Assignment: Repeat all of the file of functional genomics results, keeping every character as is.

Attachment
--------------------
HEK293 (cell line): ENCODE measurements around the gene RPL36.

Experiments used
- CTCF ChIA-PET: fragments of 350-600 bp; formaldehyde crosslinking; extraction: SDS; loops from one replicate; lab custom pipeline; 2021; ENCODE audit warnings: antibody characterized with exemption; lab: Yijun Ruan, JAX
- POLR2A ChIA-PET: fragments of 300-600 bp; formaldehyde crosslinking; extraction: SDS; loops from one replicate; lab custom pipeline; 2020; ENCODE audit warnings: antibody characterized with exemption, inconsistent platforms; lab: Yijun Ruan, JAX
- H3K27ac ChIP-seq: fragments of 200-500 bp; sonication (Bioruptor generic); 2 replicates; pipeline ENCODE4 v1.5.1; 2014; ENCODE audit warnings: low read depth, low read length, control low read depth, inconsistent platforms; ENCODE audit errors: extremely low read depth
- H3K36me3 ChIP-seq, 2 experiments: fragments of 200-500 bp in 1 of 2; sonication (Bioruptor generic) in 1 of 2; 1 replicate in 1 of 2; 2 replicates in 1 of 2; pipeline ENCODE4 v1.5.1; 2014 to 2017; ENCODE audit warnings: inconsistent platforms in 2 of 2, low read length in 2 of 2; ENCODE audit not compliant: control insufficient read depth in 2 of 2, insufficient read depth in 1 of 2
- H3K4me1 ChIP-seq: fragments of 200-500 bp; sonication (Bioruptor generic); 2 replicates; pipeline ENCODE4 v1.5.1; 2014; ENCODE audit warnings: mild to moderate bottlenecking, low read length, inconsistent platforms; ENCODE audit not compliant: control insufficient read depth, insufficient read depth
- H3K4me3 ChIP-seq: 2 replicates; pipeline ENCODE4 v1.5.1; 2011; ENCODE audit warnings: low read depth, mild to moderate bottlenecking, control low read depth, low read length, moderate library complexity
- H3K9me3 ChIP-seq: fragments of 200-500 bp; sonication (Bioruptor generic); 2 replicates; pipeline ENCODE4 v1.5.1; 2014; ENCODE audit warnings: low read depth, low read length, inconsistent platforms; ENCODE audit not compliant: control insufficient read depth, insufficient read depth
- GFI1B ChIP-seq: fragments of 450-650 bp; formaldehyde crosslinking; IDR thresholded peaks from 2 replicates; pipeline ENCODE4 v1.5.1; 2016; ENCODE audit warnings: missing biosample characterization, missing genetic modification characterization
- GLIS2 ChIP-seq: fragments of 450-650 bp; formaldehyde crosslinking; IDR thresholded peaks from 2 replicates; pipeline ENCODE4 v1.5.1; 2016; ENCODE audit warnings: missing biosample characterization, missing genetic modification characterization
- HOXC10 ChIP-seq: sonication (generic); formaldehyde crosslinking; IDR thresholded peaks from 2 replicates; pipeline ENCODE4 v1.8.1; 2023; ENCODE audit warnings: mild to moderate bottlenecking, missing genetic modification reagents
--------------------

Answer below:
HEK293 (cell line): ENCODE measurements around the gene RPL36.

Experiments used
- CTCF ChIA-PET: fragments of 350-600 bp; formaldehyde crosslinking; extraction: SDS; loops from one replicate; lab custom pipeline; 2021; ENCODE audit warnings: antibody characterized with exemption; lab: Yijun Ruan, JAX
- POLR2A ChIA-PET: fragments of 300-600 bp; formaldehyde crosslinking; extraction: SDS; loops from one replicate; lab custom pipeline; 2020; ENCODE audit warnings: antibody characterized with exemption, inconsistent platforms; lab: Yijun Ruan, JAX
- H3K27ac ChIP-seq: fragments of 200-500 bp; sonication (Bioruptor generic); 2 replicates; pipeline ENCODE4 v1.5.1; 2014; ENCODE audit warnings: low read depth, low read length, control low read depth, inconsistent platforms; ENCODE audit errors: extremely low read depth
- H3K36me3 ChIP-seq, 2 experiments: fragments of 200-500 bp in 1 of 2; sonication (Bioruptor generic) in 1 of 2; 1 replicate in 1 of 2; 2 replicates in 1 of 2; pipeline ENCODE4 v1.5.1; 2014 to 2017; ENCODE audit warnings: inconsistent platforms in 2 of 2, low read length in 2 of 2; ENCODE audit not compliant: control insufficient read depth in 2 of 2, insufficient read depth in 1 of 2
- H3K4me1 ChIP-seq: fragments of 200-500 bp; sonication (Bioruptor generic); 2 replicates; pipeline ENCODE4 v1.5.1; 2014; ENCODE audit warnings: mild to moderate bottlenecking, low read length, inconsistent platforms; ENCODE audit not compliant: control insufficient read depth, insufficient read depth
- H3K4me3 ChIP-seq: 2 replicates; pipeline ENCODE4 v1.5.1; 2011; ENCODE audit warnings: low read depth, mild to moderate bottlenecking, control low read depth, low read length, moderate library complexity
- H3K9me3 ChIP-seq: fragments of 200-500 bp; sonication (Bioruptor generic); 2 replicates; pipeline ENCODE4 v1.5.1; 2014; ENCODE audit warnings: low read depth, low read length, inconsistent platforms; ENCODE audit not compliant: control insufficient read depth, insufficient read depth
- GFI1B ChIP-seq: fragments of 450-650 bp; formaldehyde crosslinking; IDR thresholded peaks from 2 replicates; pipeline ENCODE4 v1.5.1; 2016; ENCODE audit warnings: missing biosample characterization, missing genetic modification characterization
- GLIS2 ChIP-seq: fragments of 450-650 bp; formaldehyde crosslinking; IDR thresholded peaks from 2 replicates; pipeline ENCODE4 v1.5.1; 2016; ENCODE audit warnings: missing biosample characterization, missing genetic modification characterization
- HOXC10 ChIP-seq: sonication (generic); formaldehyde crosslinking; IDR thresholded peaks from 2 replicates; pipeline ENCODE4 v1.8.1; 2023; ENCODE audit warnings: mild to moderate bottlenecking, missing genetic modification reagents